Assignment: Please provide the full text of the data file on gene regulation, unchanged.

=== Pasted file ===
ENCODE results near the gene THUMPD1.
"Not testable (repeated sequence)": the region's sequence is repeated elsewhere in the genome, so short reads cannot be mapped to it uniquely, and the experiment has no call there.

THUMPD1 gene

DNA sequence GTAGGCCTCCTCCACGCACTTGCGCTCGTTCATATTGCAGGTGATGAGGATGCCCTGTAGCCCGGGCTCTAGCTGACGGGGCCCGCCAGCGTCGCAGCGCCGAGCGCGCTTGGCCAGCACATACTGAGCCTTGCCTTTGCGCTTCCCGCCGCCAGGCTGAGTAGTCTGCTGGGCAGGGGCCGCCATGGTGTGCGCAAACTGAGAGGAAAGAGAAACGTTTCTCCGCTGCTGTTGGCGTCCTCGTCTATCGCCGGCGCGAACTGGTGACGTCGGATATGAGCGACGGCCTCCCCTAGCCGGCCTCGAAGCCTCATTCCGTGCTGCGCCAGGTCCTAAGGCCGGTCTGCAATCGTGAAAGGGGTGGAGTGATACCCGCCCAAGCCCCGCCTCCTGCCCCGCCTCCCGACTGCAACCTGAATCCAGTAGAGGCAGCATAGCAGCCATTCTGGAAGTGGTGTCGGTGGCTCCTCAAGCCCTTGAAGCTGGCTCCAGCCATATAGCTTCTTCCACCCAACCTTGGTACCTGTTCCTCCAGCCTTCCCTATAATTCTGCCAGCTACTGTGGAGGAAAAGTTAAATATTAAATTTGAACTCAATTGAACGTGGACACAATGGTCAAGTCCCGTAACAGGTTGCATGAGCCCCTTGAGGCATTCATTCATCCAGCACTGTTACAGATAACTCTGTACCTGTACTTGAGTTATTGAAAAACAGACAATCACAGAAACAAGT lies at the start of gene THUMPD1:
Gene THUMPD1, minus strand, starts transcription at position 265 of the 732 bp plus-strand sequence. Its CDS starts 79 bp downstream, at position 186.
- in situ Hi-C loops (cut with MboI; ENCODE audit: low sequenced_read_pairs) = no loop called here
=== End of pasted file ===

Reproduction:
ENCODE results near the gene THUMPD1.
"Not testable (repeated sequence)": the region's sequence is repeated elsewhere in the genome, so short reads cannot be mapped to it uniquely, and the experiment has no call there.

THUMPD1 gene

DNA sequence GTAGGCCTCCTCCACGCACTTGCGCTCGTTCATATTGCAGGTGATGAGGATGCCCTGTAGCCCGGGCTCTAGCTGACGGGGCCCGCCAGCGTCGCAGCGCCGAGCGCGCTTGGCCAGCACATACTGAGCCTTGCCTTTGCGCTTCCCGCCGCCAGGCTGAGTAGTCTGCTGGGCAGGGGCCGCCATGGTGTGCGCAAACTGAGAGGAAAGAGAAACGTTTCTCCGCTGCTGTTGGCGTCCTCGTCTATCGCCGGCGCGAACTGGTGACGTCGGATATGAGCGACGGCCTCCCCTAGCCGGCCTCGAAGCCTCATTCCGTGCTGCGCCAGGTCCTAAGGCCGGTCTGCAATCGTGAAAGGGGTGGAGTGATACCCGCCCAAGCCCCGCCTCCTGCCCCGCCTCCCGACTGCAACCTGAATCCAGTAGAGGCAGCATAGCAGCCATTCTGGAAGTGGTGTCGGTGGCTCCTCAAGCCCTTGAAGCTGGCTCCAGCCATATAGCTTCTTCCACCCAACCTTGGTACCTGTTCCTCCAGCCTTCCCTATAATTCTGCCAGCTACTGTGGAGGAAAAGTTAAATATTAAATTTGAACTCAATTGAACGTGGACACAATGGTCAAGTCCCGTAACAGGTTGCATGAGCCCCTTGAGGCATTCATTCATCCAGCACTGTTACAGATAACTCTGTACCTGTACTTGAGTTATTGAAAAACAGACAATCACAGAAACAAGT lies at the start of gene THUMPD1:
Gene THUMPD1, minus strand, starts transcription at position 265 of the 732 bp plus-strand sequence. Its CDS starts 79 bp downstream, at position 186.
- in situ Hi-C loops (cut with MboI; ENCODE audit: low sequenced_read_pairs) = no loop called here